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Staff-focused interventions to increase referrals for depression in aged care facilities: a cluster randomized controlled trial

journal contribution
posted on 01.01.2013, 00:00 authored by Tanya Davison, Gery KarantzasGery Karantzas, David MellorDavid Mellor, M McCabe, Dejan Mrkic
Objective:While there is evidence that depression training can improve the knowledge of staff in residential care facilities, there is an absence of research determining whether such training translates into practice change. This study aimed to evaluate the impact of staff training and the introduction of a protocol for routine screening and referral for depression on the numbers of residents detected and referred by care staff for further assessment. Method:A cluster randomized controlled design was used to compare the referral rates for residents in seven facilities randomly allocated into one of three conditions: staff training, staff training plus a screening and referral protocol and wait-list control. Participants were 216 aged care residents (M age = 87 years), who agreed to a 12-month audit of their facility file. Results: Staff training on its own did not increase the rate of referrals for depression; however, staff training plus the screening protocol and referral guidelines did lead to a significant increase in the number of residents who were referred to a medical practitioner for further assessment. However, this increase in care staff referrals did not result in substantial changes in the treatment prescribed for residents. Conclusion Staff training in depression, supplemented with a protocol for routine screening and guidelines on referring residents, can improve pathways to care. However, strategies to overcome barriers to appropriate subsequent treatment of depression are required for staff-focused initiatives to translate into better outcomes for depressed older adults. Methodological limitations of this study are discussed.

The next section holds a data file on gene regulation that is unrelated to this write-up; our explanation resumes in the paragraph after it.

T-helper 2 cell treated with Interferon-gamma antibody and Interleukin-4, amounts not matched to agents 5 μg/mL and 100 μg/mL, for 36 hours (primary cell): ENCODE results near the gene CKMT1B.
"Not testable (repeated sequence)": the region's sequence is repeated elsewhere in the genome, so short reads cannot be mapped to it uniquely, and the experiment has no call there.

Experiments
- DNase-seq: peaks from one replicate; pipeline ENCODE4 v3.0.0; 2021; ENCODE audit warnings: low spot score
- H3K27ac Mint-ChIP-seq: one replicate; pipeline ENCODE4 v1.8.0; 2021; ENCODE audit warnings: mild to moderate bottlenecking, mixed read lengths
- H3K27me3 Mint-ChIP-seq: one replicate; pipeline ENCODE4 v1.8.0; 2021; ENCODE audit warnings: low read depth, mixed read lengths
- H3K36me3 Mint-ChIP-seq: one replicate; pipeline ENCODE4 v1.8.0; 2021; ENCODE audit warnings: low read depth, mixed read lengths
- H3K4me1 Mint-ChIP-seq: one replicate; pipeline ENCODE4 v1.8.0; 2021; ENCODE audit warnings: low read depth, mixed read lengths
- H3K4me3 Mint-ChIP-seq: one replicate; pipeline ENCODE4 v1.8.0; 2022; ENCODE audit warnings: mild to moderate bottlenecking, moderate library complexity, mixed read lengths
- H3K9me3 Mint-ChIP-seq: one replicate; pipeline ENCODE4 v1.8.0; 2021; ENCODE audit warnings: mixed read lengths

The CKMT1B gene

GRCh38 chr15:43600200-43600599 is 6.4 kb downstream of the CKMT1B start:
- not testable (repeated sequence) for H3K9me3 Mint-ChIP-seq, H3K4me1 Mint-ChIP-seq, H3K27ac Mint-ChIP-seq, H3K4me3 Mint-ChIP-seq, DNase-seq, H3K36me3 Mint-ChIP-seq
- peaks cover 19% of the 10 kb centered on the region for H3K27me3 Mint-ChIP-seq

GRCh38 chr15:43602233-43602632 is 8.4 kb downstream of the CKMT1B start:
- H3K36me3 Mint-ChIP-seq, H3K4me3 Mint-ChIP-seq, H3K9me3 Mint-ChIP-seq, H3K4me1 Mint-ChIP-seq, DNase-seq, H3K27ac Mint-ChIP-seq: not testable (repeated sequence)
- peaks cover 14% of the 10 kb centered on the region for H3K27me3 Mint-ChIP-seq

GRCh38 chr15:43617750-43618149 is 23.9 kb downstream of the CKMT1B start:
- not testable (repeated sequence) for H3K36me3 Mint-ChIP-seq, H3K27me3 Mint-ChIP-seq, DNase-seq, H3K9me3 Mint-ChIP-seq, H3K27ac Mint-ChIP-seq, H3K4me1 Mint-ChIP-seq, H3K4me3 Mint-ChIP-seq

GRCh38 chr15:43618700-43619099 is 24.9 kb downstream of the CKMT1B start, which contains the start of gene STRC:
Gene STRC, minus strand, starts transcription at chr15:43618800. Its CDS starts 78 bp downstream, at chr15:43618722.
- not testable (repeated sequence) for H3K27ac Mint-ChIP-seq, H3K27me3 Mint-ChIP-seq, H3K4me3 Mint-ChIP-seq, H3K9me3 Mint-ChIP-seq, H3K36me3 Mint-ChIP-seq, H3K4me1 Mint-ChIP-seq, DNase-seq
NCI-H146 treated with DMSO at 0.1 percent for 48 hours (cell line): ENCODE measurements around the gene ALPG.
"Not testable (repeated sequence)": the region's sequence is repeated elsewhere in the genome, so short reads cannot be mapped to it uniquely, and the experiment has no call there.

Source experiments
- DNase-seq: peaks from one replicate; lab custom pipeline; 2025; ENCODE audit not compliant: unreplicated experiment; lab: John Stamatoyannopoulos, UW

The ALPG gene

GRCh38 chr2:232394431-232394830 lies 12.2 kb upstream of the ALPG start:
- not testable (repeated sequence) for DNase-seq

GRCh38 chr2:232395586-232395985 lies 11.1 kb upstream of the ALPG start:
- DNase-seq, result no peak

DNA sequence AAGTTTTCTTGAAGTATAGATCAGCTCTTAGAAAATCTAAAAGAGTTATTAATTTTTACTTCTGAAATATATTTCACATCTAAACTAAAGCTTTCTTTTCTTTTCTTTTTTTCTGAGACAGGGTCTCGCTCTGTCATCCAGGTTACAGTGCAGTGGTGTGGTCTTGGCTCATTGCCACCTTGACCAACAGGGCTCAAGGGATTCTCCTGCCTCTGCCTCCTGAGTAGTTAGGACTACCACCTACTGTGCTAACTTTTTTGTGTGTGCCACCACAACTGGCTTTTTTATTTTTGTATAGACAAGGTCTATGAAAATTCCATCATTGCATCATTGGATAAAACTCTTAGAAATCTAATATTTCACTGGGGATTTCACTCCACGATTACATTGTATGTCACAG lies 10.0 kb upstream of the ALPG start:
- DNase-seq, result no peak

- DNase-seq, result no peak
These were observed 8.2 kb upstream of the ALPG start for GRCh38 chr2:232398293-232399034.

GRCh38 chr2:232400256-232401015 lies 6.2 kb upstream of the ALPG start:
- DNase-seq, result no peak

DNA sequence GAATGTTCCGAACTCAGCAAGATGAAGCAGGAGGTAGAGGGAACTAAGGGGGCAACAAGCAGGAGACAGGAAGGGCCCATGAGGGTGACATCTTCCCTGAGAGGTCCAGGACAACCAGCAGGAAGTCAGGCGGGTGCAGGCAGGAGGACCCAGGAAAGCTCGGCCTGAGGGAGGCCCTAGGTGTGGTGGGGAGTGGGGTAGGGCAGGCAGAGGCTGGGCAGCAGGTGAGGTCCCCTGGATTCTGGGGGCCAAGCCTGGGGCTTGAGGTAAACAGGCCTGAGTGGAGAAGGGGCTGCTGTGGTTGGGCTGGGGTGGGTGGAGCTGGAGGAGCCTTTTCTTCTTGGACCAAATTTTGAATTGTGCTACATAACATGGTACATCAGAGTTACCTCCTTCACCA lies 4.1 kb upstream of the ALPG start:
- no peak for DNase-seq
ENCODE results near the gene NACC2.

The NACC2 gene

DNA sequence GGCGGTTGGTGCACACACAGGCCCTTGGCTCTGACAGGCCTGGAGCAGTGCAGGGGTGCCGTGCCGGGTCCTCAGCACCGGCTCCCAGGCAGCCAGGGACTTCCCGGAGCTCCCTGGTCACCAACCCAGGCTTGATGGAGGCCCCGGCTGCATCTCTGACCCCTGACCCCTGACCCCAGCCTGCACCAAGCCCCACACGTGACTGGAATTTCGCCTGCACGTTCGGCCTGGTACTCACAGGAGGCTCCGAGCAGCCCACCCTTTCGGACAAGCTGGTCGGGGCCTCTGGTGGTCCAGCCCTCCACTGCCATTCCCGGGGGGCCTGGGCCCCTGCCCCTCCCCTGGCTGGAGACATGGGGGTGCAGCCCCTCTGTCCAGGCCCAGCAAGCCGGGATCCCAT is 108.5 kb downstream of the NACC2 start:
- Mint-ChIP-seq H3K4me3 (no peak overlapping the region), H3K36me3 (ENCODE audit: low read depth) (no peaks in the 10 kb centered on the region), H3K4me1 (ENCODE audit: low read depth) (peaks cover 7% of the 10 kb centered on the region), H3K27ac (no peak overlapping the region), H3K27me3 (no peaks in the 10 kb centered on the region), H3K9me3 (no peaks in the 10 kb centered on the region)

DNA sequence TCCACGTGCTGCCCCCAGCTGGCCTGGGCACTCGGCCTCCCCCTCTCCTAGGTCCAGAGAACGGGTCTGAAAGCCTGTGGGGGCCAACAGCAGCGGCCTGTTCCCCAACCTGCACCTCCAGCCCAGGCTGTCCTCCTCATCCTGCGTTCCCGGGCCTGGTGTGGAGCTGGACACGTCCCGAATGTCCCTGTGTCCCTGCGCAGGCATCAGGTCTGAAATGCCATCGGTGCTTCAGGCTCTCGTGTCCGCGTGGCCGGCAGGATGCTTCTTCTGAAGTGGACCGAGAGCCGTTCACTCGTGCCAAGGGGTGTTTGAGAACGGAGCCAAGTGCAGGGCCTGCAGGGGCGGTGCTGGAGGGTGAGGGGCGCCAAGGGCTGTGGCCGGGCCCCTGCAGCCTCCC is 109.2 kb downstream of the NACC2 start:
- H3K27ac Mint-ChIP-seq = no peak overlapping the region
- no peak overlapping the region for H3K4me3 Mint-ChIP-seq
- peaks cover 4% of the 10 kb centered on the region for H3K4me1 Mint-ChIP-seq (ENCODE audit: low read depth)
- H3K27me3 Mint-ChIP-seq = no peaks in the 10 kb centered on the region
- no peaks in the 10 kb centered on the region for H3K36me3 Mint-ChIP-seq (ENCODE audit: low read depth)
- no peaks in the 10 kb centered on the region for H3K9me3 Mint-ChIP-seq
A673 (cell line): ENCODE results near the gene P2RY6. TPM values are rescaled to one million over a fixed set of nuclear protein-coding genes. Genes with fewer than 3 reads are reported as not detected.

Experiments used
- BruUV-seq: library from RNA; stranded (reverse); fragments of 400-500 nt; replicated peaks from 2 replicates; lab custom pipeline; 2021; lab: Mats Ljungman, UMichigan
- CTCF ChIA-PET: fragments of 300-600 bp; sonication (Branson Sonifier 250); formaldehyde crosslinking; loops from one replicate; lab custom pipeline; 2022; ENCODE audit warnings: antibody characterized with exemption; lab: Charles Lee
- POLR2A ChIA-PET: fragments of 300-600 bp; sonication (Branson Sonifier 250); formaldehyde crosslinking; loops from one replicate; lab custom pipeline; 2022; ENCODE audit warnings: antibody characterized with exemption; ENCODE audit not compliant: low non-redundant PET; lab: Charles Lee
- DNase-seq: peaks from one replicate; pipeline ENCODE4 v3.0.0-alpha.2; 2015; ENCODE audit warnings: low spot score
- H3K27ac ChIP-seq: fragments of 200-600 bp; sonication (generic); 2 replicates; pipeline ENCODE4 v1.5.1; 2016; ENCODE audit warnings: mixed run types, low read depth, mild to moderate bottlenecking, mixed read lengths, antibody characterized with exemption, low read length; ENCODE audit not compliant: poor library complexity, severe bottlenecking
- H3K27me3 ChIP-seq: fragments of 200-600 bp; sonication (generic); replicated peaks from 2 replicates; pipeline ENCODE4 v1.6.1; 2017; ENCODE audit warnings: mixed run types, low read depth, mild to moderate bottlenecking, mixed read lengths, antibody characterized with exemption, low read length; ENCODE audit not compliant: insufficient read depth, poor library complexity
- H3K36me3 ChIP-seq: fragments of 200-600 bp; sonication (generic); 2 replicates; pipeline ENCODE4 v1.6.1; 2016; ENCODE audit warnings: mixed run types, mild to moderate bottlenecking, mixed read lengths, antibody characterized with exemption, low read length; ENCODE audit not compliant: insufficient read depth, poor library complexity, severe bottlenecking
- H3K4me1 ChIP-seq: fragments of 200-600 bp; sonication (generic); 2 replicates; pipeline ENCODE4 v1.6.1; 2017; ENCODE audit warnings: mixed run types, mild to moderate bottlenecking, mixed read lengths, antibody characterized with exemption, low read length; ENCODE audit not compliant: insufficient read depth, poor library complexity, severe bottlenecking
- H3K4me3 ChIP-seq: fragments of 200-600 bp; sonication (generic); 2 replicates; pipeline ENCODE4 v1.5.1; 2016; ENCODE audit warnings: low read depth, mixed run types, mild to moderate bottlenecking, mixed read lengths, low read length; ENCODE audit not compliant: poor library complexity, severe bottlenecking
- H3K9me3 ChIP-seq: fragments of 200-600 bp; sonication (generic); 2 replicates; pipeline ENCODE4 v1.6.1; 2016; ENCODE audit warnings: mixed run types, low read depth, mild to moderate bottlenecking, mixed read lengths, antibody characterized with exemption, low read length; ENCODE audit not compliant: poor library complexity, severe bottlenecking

History

Journal

Aging & Mental Health

Volume

17

Issue

4

Pagination

449 - 455

Publisher

Routledge

Location

Abingdon, Eng.

ISSN

1360-7863

eISSN

1364-6915

Language

eng

Publication classification

C1 Refereed article in a scholarly journal

Copyright notice

2013, Taylor & Francis